Custom project optimization in PHP

In this publication I want to talk about how, using unconventional methods, we were able to reduce the load on the servers and speed up the page processing time by several times.


Traditional methods, I think, are known to everyone:
  • Optimization of SQL queries;
  • Search and fix bottlenecks;
  • Switch to Memcache for frequently used data;
  • Install APC, XCache and the like;
  • Client optimization: CSS sprites, etc.

In our project, all this was done, but at the same time the problem of page processing speed remained. The average page processing speed was around 500ms. At one point, the idea came up to analyze what resources are and what they can be spent on.

After analysis, the following main resources were identified that need to be monitored:

  1. CPU time
  2. RAM;
  3. Waiting time for other resources (MySQL, memcache);
  4. Disk timeout.

In our project, we almost do not use writing to disk, so we immediately deleted the 4th item.

Then the search for bottlenecks began.

Stage 1

The first thing that was tried was profiling MySQL queries, searching for slow queries. The approach did not bring much success: several requests were optimized, but the average page processing time did not change much.

Stage 2

Next was an attempt to profile the code with XHProf. This gave acceleration in bottlenecks and was able to reduce the load by about 10-15%. But this also did not solve the main problem. (If it is interesting, I can separately write an article on how to optimize using XHProf. You just let me know in the comments.)

Stage 3

In the third stage, the thought came to see how much memory it takes to process the request. It turned out that this is the problem - a simple request may require loading up to 20mb of code into RAM. And the reason for this was not clear, since there is a simple page loading - without querying the database, or downloading large files.

It was decided to write an analyzer and find out how much memory each PCP file requires when it is turned on.

The analyzer is very simple: the project already had a file autoloader, which, based on the class name, loaded the necessary file (autoload) itself. It simply added 2 lines: how much memory was before the file was downloaded, how much was after.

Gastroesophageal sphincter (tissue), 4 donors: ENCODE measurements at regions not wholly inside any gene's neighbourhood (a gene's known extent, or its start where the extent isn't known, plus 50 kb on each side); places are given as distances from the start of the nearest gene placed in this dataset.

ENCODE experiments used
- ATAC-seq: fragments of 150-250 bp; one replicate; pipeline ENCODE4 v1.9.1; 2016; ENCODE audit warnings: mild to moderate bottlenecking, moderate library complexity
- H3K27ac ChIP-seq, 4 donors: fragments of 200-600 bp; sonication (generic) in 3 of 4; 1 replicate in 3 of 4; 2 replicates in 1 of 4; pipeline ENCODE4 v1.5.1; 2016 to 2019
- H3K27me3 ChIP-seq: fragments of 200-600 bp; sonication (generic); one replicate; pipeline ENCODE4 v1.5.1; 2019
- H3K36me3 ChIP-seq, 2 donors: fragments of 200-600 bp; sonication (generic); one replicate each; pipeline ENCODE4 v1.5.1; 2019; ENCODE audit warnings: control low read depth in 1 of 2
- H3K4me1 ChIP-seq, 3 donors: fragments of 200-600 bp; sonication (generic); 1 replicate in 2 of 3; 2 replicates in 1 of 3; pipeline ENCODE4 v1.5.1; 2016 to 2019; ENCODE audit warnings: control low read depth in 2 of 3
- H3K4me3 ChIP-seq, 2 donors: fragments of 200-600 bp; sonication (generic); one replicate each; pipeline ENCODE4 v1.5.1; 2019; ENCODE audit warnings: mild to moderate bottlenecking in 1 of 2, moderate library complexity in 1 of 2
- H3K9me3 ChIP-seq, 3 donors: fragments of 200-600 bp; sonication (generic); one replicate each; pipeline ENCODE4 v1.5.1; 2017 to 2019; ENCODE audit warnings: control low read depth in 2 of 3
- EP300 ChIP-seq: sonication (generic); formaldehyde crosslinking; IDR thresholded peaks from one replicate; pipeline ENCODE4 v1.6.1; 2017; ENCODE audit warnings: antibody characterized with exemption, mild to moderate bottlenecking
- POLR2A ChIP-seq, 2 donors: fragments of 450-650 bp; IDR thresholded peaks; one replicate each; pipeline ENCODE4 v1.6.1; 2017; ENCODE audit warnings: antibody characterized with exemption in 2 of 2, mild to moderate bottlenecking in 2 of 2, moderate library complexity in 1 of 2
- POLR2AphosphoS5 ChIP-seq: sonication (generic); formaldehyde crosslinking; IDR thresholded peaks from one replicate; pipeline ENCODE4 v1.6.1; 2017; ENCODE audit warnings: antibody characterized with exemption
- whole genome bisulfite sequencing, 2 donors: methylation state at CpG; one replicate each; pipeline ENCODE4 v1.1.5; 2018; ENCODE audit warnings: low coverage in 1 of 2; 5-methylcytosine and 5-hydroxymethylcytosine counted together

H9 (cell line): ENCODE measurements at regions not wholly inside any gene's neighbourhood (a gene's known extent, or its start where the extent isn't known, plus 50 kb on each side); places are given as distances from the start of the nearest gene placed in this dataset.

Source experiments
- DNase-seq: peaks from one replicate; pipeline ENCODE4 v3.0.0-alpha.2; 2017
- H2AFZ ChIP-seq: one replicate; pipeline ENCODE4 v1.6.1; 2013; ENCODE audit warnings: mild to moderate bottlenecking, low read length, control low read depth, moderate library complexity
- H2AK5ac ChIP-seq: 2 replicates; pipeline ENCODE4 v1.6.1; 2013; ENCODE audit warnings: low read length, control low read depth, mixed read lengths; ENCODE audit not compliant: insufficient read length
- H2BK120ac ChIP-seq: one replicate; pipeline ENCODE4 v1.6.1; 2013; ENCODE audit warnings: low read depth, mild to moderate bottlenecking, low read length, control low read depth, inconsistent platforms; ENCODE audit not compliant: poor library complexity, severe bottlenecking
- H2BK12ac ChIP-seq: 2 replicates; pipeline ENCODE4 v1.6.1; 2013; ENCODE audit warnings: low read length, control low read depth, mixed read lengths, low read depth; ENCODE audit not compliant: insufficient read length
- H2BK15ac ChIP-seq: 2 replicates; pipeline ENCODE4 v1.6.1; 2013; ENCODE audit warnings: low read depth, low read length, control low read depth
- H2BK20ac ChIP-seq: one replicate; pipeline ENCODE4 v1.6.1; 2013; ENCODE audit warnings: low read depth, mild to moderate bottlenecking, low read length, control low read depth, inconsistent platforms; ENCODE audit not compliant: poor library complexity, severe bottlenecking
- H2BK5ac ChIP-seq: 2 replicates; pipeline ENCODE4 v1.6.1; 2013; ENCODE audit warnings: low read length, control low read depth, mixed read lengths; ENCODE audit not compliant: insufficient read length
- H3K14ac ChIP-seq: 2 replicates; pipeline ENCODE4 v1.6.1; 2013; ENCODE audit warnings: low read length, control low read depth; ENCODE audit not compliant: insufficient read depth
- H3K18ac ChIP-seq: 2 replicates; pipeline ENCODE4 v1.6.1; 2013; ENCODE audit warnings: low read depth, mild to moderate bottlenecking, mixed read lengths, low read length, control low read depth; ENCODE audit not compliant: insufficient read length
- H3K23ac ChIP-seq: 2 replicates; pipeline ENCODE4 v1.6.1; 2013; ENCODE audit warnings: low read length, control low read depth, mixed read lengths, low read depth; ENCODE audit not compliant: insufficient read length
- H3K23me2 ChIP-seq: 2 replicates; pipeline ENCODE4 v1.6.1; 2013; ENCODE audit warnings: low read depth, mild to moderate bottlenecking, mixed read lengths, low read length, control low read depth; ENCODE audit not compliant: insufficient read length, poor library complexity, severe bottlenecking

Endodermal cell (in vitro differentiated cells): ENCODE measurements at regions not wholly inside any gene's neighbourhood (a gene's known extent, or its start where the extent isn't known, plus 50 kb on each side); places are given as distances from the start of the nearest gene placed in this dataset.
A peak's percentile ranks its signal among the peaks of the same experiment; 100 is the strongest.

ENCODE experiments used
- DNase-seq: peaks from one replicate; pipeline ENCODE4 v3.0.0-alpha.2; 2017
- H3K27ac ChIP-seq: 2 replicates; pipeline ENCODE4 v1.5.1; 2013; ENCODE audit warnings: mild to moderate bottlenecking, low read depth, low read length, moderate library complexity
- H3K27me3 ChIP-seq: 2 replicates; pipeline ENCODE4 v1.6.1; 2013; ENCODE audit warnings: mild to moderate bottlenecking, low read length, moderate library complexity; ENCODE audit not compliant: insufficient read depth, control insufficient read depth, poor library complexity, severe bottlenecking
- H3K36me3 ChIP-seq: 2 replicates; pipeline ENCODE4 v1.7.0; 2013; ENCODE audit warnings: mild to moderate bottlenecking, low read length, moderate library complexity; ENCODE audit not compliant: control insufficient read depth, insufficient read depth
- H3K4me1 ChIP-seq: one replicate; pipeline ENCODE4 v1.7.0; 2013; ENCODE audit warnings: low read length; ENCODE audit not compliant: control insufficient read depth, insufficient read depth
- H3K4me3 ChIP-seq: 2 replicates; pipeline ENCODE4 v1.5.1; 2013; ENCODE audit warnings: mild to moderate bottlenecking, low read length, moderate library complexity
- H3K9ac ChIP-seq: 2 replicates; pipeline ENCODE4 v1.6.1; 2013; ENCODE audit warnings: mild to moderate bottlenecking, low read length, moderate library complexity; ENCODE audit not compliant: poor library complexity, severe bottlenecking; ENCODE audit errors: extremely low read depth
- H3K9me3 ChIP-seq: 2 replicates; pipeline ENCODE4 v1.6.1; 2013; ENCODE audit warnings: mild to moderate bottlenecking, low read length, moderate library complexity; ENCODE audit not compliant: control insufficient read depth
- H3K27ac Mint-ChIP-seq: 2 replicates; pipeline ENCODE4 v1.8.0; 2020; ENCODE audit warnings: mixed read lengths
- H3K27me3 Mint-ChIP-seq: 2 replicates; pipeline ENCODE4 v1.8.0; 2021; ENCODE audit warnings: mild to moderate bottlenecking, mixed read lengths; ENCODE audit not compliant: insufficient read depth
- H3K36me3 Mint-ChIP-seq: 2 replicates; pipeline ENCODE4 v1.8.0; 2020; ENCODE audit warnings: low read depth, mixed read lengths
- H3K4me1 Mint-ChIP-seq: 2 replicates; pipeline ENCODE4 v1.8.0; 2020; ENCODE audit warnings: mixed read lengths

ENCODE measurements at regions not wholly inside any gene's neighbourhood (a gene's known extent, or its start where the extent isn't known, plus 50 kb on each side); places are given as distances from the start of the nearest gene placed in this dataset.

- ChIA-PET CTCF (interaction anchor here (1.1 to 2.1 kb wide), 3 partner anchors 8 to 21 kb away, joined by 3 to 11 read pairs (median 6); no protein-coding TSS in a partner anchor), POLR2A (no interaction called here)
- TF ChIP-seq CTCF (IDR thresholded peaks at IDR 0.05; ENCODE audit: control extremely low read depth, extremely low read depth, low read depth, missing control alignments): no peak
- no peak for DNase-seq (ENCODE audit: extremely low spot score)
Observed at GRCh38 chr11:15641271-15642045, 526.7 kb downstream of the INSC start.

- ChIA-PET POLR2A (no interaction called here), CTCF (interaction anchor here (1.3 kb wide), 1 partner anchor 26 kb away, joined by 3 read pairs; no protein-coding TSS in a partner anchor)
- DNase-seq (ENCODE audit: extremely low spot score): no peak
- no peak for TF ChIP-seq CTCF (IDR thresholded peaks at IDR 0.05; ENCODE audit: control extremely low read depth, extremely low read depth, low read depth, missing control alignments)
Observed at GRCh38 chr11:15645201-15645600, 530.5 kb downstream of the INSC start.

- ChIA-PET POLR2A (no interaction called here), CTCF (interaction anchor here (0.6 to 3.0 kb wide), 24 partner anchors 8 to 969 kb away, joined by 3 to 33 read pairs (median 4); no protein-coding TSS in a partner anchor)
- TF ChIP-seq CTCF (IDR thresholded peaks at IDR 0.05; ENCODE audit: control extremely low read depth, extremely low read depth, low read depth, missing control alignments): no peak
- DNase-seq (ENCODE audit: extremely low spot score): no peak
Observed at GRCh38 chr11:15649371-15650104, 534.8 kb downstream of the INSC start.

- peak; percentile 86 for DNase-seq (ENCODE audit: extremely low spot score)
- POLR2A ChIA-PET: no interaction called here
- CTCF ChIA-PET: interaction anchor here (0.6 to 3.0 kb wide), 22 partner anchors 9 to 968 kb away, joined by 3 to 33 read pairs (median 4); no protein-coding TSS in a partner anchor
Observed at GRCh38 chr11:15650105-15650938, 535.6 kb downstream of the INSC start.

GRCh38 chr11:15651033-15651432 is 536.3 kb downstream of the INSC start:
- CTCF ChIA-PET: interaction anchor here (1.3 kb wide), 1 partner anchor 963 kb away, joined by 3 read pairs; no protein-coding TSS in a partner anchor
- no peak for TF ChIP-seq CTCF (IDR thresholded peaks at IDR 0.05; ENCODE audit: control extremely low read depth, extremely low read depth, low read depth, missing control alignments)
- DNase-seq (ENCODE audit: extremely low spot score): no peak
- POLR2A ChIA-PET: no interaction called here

Code example:

Include $fileName;

The first line saves how much memory was in the beginning, the last line subtracts the difference and adds it to the download list. The profiler also saves the file download queue (backtrack).

At the end of the execution of all the code, we added the output of the panel with the collected information.

echo Profiler:showPanel();

The analysis showed very interesting reasons why excessive memory can be used. After we analyzed all the pages and removed the loading of extra files, the page began to require less than 8 MB of memory. Updating the page became faster, the load on the servers decreased, and on the same machines it became possible to process more clients.

Next is a list of things that we have changed. It is worth noting here that the functionality itself has not changed. Only the code structure has changed.

All examples are made specially simplified, since there is no way to provide the original project code.

Example 1: Loading but not using large parent classes


class SysPage extends Page{
    static function helloWorld(){
        echo "Hello World";

The file itself is very small, but at the same time, it pulls at least one other file, which can be quite large.

There are several solutions:

  1. Remove inheritance where not needed;
  2. Make sure that all parent classes are minimal in size.

Example 2: Using long classes, although only a small part of the class is needed